Nearly one year after debuting at San Diego Comic-Con, Metro, the "very dark" urban fantasy series from Brian Quinn (Impractical Jokers, Tell 'Em Steve-Dave), Walt Flanagan (Comic Book Men, Tell 'Em Steve-Dave, Batman: The Widening Gyre), and Cullen Bunn (The Sixth Gunn, Regression, Deadpool Kills the Marvel Universe, X-Men: Blue) is finally heading to Kickstarter.
As promised in July of 2017, the team began showing off previews of the book at last year's SDCC, and have continued to do so at pretty much every convention, big and small, since then. But now, as revealed on Twitter, the comic will finally be released to the general public… provided they back it on Kickstarter.
All right! Time for an announcement! And it's a big one! METRO by @BQQuinn @cullenbunn and #lurkerwalt is coming to @kickstarter! We will launch the campaign in mid-June and deliver the massive graphic novel soon after! Stay tuned for more details and official launch date! pic.twitter.com/IbEPLUPQme
— Metro Comic (@Metro_Comic) June 1, 2018
Very excited to be bringing this book to readers in this way. And what's really awesome is we have all the art assets for the project done! That means we'll be able to deliver this baby quickly! https://t.co/oggnTxqJDv
— Cullen Bunn 🎃 (@cullenbunn) June 1, 2018
A mid-June launch for the Kickstarter is well timed, early enough to avoid being completely overshadowed by the flood of San Diego Comic-Con News in July, but close enough to benefit from promotion at the convention. If you've been waiting for 11 months to finally get your hands on this comic, it looks like your wait is… almost… over. Hang in there!
More about Metro:
Meet Hunter Murphy.
Yesterday, he died of a drug overdose in a filthy New York City back-alley. Today, he awoke in the City Morgue with no real memory of who he is or how he got there. He only knows his name thanks to the toe tag he's wearing.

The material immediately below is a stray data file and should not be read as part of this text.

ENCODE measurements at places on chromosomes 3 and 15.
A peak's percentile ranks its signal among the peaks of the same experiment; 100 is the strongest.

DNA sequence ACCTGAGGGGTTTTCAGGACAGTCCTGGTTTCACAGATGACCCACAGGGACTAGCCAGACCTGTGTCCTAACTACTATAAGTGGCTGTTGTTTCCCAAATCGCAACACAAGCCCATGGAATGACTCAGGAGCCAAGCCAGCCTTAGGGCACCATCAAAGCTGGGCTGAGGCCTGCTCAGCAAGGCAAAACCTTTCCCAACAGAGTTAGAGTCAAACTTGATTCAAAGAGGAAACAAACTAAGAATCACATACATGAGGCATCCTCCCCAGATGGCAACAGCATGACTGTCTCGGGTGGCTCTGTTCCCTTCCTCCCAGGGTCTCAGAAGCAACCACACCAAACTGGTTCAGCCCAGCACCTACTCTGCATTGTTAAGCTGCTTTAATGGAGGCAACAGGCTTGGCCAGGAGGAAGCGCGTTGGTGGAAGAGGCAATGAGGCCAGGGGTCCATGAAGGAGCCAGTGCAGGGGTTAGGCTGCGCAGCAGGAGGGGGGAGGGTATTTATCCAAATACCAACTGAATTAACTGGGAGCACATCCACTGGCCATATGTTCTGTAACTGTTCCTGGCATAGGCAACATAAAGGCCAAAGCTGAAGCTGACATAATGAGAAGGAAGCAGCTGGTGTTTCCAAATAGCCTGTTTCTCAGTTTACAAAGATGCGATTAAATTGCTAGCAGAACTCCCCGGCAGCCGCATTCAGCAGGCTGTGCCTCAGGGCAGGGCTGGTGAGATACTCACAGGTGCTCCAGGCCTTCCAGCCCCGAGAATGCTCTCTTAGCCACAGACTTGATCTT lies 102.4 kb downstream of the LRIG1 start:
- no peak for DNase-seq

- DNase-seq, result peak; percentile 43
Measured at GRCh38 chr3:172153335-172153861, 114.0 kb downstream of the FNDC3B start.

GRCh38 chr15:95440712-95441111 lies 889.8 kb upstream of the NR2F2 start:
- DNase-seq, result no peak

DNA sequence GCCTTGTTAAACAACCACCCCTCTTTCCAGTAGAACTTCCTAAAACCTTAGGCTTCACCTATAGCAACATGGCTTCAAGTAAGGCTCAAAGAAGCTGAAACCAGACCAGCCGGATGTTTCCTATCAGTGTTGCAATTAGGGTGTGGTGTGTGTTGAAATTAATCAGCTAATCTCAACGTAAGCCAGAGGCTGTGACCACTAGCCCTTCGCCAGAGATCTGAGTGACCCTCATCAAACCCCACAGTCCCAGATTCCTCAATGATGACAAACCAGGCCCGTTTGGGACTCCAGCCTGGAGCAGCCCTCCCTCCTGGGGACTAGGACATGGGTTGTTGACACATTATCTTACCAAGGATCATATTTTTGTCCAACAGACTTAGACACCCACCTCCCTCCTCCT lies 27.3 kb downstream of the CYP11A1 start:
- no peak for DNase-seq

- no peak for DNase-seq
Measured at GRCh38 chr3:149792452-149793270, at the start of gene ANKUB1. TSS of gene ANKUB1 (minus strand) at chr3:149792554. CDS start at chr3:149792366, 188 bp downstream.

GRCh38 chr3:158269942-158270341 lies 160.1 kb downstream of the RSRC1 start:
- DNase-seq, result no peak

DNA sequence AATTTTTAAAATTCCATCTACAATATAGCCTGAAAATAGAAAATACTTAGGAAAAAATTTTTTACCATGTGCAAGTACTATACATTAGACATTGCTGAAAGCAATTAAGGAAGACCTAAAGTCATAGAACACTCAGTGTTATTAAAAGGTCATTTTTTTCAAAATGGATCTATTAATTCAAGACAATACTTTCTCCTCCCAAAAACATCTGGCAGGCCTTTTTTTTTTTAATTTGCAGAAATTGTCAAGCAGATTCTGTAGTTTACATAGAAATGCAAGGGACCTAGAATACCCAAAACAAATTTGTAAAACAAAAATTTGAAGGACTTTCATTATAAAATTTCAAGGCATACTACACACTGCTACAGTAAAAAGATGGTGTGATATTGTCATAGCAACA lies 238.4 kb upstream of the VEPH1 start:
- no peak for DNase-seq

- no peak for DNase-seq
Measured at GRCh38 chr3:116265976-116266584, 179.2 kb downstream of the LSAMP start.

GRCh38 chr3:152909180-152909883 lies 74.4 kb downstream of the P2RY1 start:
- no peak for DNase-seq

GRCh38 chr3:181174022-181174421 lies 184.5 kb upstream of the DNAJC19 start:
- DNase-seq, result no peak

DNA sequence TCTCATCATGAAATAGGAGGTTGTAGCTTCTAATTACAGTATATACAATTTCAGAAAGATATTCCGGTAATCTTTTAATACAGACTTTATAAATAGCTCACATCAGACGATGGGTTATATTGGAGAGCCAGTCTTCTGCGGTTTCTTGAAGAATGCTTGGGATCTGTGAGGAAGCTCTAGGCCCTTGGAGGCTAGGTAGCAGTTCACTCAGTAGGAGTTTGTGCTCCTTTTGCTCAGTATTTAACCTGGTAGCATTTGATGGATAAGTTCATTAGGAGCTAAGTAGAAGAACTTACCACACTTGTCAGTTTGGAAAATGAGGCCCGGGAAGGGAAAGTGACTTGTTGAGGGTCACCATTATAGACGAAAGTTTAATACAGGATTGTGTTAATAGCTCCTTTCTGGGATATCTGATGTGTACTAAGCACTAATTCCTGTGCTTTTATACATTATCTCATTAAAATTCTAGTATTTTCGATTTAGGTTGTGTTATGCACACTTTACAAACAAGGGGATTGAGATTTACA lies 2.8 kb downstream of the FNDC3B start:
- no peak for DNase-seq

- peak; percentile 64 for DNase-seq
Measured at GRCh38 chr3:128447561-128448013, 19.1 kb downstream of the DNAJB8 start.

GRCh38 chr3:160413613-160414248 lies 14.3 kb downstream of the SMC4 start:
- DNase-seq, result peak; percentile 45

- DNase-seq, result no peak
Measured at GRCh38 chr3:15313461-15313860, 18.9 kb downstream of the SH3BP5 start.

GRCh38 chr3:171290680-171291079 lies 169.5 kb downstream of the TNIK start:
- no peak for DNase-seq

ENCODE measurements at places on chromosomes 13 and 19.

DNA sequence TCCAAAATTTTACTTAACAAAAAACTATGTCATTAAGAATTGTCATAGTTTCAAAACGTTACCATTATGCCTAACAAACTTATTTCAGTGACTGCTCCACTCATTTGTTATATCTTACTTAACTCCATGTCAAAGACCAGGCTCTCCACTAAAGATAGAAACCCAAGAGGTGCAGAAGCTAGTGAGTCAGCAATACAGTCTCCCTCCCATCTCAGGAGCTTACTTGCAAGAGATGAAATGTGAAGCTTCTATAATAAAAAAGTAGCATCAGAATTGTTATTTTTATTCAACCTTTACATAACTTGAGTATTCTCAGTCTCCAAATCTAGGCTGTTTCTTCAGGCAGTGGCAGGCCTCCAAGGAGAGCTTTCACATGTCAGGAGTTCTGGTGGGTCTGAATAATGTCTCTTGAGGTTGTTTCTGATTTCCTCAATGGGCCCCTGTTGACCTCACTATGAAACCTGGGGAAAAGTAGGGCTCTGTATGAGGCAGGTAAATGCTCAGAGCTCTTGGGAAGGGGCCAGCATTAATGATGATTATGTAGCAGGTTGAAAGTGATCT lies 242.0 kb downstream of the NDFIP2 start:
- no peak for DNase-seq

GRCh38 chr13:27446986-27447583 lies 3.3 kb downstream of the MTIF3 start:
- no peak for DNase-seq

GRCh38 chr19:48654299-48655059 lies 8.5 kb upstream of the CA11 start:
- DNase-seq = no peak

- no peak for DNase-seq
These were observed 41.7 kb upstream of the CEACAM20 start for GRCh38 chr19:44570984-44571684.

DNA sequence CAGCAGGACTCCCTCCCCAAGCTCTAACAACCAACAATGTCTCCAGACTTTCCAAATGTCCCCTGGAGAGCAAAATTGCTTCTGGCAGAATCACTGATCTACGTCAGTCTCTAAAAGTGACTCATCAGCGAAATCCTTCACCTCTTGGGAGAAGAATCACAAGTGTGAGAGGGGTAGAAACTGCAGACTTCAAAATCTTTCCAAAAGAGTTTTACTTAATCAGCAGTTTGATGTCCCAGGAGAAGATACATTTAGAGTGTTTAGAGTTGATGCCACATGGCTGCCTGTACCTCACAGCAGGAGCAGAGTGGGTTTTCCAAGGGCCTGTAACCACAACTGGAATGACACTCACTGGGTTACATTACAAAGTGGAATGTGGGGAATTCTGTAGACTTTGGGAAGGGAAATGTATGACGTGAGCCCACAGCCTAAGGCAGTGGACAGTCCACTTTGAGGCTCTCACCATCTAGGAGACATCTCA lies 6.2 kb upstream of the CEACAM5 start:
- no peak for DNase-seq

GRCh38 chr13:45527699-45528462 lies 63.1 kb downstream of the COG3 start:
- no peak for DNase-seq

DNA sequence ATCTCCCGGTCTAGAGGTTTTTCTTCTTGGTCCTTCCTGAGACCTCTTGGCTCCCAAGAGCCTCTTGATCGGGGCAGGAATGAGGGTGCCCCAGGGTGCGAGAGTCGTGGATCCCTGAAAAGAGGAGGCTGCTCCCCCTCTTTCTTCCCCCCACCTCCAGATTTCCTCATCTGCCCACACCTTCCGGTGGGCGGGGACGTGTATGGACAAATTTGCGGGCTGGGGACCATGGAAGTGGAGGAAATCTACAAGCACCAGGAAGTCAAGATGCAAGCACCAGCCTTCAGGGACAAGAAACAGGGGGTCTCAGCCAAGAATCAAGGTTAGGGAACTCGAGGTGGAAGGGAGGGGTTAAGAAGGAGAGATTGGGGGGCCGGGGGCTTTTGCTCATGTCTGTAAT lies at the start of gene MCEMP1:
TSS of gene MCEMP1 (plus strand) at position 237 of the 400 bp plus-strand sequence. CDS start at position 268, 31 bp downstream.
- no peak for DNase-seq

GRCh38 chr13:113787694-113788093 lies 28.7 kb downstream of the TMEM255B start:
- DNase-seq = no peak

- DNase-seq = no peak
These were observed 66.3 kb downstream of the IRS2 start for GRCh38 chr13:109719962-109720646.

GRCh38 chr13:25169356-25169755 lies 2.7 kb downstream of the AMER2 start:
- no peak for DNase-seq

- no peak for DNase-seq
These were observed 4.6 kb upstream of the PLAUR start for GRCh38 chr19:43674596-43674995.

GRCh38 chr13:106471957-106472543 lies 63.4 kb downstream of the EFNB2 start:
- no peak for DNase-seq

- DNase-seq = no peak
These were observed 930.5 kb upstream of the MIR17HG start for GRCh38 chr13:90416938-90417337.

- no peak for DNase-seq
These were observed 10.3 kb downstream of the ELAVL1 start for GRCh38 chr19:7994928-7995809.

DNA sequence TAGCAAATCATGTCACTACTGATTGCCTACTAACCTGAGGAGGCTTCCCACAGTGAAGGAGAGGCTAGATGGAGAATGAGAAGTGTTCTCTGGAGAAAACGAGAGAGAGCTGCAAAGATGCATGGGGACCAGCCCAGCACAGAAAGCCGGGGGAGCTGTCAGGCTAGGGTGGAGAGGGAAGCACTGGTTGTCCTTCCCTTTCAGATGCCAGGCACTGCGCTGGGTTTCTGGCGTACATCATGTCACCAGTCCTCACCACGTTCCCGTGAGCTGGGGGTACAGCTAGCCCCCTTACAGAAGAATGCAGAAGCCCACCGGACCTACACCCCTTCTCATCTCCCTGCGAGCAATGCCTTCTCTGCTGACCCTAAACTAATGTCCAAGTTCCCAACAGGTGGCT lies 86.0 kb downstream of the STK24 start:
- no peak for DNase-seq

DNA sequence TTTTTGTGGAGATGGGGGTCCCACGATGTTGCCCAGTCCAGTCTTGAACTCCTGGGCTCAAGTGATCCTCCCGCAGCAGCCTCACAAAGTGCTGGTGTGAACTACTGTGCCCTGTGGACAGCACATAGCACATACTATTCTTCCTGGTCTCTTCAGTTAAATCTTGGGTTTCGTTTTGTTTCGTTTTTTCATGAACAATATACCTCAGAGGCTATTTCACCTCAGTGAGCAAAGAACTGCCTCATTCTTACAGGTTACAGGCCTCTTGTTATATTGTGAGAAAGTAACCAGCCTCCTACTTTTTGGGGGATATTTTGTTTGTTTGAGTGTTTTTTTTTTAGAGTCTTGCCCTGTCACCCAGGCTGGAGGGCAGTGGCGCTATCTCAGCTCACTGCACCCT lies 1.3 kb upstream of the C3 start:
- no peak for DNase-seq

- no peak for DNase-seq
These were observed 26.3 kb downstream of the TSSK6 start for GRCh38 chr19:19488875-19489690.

Slipping out into the night, Hunter wanders the city, clad in clothing he gathered from a dumpster. He may not know anything about himself, but he instinctively knows every corner of the teeming metropolis.
And the city seems to know him.
Traffic flow seems to naturally break when he wants to cross the street. No door is locked to him, no metal gate sealed shut. When he runs into trouble (which happens quite a bit) the city seems to help him in some way.
But there are others who know him, too, or at least they think they do.
The Wide-Eyed Three is a group of conspiracy theory nutjobs who have been exiled from society—for good reason. When they learn of Hunter's miraculous return from the dead, they think they've found their ticket to redemption. And if they have to kill Hunter again and again to prove their wild theories, that's what they'll do!
On the other hand, retired police detective Ransom Keck doesn't care about Hunter's supernatural condition. He only cares that the young man has some unrevealed connection to the murder of his wife and kids. He'll drag the confused young man through a past better left untouched until Hunter can give him the answers he needs to lay his family to rest.
Hunter's not a bad guy, but he has a secret.
And that secret is a killer.